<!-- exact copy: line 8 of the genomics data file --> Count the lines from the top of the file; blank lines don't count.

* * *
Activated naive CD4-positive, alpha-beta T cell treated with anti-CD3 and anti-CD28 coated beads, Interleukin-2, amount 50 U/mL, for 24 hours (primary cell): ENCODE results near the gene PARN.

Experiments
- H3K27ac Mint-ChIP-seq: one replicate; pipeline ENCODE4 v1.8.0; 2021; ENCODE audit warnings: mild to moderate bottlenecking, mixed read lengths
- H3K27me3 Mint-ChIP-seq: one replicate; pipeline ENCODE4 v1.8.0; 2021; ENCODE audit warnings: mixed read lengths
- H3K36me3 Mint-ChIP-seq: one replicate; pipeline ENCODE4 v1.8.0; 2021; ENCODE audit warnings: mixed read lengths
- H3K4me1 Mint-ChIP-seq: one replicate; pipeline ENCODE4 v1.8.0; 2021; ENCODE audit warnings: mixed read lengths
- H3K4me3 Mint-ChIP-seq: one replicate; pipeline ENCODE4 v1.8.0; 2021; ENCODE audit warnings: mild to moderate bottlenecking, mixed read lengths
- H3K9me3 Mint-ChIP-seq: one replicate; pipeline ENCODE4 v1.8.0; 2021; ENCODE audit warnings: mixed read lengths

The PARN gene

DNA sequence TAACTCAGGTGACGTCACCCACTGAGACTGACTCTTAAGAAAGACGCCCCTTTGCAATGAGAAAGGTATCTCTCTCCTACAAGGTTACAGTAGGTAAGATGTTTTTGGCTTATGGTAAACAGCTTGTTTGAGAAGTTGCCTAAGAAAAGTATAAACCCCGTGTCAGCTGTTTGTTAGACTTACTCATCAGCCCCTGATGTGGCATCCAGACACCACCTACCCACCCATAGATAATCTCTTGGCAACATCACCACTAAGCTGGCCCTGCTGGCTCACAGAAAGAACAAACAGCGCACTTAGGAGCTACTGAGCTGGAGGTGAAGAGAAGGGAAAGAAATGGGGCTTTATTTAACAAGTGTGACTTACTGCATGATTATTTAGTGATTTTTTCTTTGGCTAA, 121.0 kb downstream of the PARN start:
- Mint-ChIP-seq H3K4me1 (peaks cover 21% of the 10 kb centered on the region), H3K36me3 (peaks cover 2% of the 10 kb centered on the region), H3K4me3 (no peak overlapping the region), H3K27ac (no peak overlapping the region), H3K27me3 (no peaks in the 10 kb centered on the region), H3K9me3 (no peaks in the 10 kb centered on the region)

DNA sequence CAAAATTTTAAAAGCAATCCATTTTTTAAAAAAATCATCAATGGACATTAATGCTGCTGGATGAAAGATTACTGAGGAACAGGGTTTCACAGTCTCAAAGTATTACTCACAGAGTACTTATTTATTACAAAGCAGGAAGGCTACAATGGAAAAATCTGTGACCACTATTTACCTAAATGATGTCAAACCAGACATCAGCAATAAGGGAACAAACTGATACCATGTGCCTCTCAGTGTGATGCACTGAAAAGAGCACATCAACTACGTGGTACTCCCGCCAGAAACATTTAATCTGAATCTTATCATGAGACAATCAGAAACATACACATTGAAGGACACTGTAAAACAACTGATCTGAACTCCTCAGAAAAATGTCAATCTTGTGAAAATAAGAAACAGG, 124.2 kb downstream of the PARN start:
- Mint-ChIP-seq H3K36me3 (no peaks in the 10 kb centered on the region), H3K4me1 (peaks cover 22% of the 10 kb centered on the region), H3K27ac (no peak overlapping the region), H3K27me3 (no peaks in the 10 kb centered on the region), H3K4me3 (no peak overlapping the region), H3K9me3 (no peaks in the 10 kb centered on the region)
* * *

- H3K9me3 Mint-ChIP-seq: one replicate; pipeline ENCODE4 v1.8.0; 2021; ENCODE audit warnings: mixed read lengths